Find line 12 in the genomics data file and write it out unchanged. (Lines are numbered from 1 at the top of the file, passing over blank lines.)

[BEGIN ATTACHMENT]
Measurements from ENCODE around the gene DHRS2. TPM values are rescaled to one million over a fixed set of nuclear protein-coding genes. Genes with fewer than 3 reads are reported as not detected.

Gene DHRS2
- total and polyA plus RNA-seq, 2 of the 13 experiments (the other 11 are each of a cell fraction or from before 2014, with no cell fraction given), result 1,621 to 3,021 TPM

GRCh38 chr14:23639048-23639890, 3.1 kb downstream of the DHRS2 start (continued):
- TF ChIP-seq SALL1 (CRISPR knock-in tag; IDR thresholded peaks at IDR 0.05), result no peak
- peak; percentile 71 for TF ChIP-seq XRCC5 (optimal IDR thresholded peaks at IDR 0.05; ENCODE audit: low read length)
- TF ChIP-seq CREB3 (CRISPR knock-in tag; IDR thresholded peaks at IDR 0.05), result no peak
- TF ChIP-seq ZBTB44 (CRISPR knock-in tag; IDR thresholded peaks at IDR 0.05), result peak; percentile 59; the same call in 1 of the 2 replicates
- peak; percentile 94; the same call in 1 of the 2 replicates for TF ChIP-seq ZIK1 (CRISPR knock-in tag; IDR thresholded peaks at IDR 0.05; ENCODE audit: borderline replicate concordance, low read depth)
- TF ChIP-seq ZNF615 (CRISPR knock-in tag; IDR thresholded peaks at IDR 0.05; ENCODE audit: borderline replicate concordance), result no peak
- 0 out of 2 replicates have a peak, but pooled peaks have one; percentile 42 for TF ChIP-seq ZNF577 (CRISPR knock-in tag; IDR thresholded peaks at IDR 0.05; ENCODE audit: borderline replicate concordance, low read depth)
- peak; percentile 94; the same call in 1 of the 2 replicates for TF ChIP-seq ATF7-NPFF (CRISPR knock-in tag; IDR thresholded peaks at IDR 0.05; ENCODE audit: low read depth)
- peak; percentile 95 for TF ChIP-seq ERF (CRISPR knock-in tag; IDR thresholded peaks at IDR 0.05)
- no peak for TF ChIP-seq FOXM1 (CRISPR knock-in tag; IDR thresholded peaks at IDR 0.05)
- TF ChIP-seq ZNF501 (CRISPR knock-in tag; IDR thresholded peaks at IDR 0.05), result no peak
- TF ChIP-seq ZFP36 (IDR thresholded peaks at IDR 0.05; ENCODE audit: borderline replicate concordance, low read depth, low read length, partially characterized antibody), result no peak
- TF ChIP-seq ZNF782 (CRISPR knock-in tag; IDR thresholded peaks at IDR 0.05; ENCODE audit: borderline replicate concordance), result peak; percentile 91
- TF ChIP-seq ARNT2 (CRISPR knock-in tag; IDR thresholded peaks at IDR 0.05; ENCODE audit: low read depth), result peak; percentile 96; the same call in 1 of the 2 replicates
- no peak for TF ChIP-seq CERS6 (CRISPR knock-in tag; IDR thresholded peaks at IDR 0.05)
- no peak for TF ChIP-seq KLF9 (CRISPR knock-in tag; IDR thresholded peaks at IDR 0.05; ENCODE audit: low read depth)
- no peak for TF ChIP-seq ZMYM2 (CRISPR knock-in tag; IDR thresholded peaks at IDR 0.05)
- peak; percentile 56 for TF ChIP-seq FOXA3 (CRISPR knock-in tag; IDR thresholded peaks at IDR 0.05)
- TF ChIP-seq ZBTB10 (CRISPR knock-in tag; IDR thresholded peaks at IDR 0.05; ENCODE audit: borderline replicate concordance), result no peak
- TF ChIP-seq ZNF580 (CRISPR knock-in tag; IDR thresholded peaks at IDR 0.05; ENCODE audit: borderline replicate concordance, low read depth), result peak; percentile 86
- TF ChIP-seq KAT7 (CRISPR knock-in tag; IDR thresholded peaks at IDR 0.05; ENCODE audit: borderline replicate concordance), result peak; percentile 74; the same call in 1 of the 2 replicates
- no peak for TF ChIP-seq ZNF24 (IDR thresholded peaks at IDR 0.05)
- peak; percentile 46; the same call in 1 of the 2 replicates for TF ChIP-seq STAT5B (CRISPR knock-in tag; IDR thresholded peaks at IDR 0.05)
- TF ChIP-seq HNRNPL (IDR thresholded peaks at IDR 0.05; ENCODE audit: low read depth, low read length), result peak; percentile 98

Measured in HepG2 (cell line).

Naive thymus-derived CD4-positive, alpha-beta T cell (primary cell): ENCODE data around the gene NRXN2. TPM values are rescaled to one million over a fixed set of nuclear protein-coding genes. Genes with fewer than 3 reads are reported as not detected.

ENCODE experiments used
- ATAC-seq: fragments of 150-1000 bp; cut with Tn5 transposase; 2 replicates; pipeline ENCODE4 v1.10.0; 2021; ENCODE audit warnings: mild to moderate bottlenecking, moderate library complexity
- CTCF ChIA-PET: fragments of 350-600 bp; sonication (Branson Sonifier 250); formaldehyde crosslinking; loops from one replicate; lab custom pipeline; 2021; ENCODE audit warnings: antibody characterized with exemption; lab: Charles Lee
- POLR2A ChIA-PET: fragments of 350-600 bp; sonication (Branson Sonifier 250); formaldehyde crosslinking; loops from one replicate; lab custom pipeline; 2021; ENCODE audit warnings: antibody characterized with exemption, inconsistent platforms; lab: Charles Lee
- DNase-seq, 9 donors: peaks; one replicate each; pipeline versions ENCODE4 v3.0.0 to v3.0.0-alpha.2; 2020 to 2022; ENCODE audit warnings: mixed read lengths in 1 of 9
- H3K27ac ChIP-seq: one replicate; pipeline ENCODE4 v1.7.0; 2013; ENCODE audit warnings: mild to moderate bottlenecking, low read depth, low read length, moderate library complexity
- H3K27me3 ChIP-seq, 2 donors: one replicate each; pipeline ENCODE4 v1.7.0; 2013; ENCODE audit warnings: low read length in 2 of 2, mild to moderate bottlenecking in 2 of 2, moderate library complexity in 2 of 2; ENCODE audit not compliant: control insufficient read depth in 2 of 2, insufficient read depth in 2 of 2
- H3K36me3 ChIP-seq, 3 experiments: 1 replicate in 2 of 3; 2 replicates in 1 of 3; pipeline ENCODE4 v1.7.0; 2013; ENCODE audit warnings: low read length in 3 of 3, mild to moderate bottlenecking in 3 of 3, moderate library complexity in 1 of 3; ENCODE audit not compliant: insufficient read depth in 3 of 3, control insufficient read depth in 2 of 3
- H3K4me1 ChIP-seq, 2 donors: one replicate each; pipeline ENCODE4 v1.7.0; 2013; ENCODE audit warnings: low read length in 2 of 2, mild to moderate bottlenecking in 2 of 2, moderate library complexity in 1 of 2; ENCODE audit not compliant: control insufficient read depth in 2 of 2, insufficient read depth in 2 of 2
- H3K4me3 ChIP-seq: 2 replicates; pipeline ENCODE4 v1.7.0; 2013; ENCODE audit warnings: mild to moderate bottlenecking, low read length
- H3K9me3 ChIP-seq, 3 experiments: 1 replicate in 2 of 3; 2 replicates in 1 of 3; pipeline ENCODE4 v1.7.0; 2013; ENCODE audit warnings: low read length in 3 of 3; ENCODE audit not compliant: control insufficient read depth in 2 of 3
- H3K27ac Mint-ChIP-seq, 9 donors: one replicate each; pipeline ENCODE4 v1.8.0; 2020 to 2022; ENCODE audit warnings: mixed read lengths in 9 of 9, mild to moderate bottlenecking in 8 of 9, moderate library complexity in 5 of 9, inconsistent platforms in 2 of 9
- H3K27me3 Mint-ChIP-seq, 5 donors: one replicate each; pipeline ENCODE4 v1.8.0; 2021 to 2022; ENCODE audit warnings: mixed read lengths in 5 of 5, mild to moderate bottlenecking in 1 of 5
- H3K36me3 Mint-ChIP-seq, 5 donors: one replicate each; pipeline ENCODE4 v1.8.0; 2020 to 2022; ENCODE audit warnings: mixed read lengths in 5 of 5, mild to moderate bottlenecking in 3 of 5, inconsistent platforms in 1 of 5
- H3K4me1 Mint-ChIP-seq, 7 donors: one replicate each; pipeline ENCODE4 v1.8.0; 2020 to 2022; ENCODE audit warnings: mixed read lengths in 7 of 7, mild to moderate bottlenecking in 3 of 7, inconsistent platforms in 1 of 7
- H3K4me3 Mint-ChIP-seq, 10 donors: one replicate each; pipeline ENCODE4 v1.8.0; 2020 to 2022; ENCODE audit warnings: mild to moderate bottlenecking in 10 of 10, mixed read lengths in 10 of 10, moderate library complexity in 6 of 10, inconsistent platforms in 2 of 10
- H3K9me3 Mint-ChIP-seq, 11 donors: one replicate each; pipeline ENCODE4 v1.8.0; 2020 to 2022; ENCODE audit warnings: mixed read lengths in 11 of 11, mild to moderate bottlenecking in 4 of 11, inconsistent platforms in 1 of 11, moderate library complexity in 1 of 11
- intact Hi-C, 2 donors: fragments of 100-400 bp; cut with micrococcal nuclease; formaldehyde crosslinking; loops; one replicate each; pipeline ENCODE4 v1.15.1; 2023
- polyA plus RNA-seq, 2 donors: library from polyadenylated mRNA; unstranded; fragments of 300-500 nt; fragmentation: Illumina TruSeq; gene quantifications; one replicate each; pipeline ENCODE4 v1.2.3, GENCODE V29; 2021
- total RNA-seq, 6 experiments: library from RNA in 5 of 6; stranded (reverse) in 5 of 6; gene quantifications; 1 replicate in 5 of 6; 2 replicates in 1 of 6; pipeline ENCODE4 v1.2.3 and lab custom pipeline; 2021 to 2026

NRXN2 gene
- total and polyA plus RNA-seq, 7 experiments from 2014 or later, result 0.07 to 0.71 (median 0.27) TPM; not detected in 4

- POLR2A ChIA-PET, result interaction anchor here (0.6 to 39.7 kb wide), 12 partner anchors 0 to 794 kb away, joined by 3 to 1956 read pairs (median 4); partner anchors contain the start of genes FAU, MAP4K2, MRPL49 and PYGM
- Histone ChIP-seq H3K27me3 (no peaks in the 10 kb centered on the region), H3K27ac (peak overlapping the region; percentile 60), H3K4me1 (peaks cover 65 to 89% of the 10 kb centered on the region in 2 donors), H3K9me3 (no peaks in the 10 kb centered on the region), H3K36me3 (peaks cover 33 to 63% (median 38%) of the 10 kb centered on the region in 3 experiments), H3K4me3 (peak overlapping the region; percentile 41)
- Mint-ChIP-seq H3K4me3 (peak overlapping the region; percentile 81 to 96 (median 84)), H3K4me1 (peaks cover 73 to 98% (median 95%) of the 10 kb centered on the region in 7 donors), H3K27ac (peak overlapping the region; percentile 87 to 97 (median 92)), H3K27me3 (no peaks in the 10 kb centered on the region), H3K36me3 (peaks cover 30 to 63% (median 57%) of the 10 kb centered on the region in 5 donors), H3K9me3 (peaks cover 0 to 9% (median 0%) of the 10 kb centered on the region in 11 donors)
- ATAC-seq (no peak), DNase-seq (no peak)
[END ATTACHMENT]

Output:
- peak; percentile 94; the same call in 1 of the 2 replicates for TF ChIP-seq ATF7-NPFF (CRISPR knock-in tag; IDR thresholded peaks at IDR 0.05; ENCODE audit: low read depth)